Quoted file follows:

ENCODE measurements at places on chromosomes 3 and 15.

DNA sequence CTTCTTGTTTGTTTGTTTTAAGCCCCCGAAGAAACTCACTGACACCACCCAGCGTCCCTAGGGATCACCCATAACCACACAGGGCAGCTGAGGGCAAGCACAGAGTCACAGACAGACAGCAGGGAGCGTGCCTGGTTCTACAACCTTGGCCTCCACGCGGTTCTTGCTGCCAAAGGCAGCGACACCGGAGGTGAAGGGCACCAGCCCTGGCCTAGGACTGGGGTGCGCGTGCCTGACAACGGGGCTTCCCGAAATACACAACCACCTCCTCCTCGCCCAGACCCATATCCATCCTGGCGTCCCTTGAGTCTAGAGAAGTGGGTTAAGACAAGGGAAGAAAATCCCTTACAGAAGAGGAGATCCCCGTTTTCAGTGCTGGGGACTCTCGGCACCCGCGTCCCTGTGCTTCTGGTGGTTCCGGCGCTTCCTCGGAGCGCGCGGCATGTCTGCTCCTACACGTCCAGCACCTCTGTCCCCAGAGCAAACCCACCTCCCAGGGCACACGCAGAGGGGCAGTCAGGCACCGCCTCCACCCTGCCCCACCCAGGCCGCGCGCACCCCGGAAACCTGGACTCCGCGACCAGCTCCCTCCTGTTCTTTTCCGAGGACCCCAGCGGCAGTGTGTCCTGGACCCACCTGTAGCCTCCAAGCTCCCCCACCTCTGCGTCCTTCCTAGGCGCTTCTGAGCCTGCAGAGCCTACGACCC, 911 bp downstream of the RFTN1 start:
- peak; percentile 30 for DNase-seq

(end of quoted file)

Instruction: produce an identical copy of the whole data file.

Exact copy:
ENCODE measurements at places on chromosomes 3 and 15.

DNA sequence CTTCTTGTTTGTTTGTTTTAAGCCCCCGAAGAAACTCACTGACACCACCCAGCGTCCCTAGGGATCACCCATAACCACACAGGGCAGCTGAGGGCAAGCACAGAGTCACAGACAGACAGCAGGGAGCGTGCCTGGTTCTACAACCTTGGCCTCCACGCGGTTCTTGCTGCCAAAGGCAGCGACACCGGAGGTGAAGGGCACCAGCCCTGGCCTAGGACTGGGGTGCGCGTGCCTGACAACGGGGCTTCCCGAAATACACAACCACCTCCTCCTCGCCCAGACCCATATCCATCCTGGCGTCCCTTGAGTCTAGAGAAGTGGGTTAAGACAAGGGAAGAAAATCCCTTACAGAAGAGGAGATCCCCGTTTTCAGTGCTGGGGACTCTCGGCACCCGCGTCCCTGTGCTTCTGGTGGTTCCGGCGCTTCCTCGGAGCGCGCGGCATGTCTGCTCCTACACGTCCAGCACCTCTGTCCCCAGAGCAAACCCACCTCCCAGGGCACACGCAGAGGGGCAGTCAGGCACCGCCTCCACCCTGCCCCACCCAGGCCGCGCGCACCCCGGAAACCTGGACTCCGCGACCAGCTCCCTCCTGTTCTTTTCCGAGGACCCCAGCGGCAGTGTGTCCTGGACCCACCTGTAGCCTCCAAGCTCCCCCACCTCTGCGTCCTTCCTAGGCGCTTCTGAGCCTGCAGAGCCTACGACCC, 911 bp downstream of the RFTN1 start:
- peak; percentile 30 for DNase-seq